Rust was charged with shooting and killing civilian Michael Kellogg, who had chased and shot at Rust after Rust had participated in an armed robbery. Rust returned fire and shot Kellogg three times. A police officer observed part, but not all, of the incident. At trial, the officer testified that he did not see the first shot, but did see Kellogg shot again "when he first started to fall," and "as he went down." The officer responded to the leading question, "As he was down?" by saying "Yes, sir."

Rust was convicted of Kellogg's murder, and a sentencing panel of three state district judges was convened to determine whether the death penalty was warranted. See Neb.Rev.Stat. § 29-2520 (1975). At the sentencing hearing, the prosecutor argued that the death penalty should be imposed and described the officer's trial testimony: "[Officer Wolf] saw Mr. Kellogg falling to the ground, at which time John Rust fired two more shots into his body and Michael Kellogg fell over dead." Rust's trial counsel strenuously argued the presence of mitigating factors, and described the killing:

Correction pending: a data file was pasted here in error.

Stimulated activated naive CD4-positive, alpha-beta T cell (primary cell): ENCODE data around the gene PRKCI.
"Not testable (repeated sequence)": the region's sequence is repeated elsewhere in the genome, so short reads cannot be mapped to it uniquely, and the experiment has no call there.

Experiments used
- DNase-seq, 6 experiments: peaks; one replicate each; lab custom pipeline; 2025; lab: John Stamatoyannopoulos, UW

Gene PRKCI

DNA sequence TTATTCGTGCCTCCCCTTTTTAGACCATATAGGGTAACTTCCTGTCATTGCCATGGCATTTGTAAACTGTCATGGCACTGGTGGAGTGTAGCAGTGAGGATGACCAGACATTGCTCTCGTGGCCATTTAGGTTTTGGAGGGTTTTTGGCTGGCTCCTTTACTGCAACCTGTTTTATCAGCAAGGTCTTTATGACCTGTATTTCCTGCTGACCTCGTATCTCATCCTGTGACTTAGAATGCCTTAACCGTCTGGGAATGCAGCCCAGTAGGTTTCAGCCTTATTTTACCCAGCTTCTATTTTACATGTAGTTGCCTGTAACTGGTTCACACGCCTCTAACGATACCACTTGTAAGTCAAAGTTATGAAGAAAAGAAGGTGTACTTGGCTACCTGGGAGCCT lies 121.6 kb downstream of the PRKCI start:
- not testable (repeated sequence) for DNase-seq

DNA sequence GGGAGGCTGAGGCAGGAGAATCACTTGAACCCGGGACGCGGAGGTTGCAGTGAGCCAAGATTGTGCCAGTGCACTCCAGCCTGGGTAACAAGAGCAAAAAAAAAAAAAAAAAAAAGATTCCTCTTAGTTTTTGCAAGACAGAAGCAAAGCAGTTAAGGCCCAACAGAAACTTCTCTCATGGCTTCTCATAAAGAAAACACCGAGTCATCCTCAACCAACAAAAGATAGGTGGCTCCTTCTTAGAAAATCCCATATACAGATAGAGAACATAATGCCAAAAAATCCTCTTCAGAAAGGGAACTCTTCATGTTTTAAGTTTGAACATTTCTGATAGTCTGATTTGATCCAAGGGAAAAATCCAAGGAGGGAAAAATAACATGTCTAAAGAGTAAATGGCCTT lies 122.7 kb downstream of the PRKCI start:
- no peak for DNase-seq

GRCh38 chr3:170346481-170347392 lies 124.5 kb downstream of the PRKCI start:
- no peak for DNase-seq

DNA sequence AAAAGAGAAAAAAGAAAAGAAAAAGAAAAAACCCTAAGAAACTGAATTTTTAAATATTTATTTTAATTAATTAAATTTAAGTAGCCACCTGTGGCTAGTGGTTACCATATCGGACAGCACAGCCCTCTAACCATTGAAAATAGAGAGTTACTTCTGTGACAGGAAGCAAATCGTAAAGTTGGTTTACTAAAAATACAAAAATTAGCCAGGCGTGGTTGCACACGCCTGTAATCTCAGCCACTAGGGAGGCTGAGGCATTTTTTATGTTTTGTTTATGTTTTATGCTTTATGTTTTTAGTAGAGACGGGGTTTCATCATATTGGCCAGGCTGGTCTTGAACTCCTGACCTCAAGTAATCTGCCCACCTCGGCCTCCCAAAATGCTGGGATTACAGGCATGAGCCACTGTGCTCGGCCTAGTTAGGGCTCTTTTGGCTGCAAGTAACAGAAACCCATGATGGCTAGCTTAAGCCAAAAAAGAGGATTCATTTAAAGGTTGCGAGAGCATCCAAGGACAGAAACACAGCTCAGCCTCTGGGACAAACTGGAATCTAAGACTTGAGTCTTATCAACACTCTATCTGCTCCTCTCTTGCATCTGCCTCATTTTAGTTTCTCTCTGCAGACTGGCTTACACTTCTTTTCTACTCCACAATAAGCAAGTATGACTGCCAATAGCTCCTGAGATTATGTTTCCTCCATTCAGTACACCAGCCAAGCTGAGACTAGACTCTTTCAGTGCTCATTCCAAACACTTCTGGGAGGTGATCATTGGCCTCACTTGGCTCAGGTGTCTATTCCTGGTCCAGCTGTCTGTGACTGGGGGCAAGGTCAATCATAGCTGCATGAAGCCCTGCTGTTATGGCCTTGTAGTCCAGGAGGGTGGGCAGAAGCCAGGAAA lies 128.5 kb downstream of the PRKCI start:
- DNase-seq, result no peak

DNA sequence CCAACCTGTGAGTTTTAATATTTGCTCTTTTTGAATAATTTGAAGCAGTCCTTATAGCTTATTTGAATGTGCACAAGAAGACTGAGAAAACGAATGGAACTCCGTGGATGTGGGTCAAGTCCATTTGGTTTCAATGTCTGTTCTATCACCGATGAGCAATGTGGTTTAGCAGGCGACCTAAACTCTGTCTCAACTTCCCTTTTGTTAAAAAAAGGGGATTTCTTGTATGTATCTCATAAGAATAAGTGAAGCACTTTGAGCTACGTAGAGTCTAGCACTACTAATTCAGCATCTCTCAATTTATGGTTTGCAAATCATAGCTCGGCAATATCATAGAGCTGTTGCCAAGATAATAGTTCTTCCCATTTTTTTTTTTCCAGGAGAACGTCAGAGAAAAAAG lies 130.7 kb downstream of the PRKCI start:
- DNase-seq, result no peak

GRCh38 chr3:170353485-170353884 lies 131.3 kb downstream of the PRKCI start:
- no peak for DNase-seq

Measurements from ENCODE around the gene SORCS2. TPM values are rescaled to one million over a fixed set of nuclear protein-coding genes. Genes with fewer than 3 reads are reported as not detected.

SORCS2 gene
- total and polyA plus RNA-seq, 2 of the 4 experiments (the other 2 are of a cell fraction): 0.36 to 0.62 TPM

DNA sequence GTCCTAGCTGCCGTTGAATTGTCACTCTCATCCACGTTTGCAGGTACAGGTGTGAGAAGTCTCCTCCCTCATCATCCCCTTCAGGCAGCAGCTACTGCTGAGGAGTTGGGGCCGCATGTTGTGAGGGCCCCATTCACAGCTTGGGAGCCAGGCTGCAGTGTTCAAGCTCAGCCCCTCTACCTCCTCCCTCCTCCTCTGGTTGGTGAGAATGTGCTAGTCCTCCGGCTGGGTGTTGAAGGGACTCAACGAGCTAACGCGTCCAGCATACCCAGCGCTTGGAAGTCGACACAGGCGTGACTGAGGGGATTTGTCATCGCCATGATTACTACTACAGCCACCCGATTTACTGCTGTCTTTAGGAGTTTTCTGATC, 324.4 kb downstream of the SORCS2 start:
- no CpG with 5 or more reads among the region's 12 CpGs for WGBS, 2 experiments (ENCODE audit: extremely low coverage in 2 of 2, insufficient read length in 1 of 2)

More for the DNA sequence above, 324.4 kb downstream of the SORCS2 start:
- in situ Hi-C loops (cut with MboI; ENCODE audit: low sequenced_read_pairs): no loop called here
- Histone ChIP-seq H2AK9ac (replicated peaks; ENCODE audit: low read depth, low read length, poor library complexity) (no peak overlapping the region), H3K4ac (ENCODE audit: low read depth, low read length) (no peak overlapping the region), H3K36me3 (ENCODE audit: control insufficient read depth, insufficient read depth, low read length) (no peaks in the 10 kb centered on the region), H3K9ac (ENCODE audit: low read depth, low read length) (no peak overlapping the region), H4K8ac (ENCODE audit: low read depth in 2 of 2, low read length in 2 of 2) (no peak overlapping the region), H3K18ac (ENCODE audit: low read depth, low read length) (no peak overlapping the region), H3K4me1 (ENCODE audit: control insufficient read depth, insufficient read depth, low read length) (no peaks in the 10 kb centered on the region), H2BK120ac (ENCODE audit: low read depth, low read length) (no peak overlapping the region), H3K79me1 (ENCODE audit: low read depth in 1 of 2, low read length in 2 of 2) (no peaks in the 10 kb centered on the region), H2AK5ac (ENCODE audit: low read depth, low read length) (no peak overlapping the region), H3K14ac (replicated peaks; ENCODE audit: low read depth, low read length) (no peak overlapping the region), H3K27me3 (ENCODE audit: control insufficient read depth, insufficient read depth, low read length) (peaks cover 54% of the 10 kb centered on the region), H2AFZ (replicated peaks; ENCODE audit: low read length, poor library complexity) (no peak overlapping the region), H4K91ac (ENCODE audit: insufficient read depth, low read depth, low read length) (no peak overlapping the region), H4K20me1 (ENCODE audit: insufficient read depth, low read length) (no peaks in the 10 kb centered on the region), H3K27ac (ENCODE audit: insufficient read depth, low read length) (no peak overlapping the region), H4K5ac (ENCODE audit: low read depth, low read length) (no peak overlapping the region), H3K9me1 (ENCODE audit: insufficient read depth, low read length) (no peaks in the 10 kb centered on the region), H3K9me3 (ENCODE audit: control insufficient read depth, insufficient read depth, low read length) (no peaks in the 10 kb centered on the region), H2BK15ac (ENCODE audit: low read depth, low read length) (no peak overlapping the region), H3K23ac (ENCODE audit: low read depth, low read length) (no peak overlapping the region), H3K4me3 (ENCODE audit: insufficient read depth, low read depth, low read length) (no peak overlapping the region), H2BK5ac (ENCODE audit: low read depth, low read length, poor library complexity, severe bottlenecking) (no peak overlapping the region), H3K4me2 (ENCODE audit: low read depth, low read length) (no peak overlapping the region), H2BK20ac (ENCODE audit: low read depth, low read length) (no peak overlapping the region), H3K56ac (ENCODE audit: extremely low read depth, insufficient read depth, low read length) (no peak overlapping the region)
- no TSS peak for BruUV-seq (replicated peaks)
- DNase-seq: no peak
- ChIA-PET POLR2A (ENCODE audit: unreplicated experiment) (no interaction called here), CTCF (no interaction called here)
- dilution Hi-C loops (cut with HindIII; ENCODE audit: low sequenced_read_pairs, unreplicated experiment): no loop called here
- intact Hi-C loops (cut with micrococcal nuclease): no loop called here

We don't have John Rust going into somebody's house and cold-bloodedly killing them; and cold-bloodedly raping them.

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Mr. Kellogg introduced himself into the situation.

.. at no request from anyone....

He came around the corner with his gun blazing ...

So, we got Mr. Rust standing in the back yard with somebody shooting at him.

Rust's counsel, however, then said, "I don't think that all is relevant today."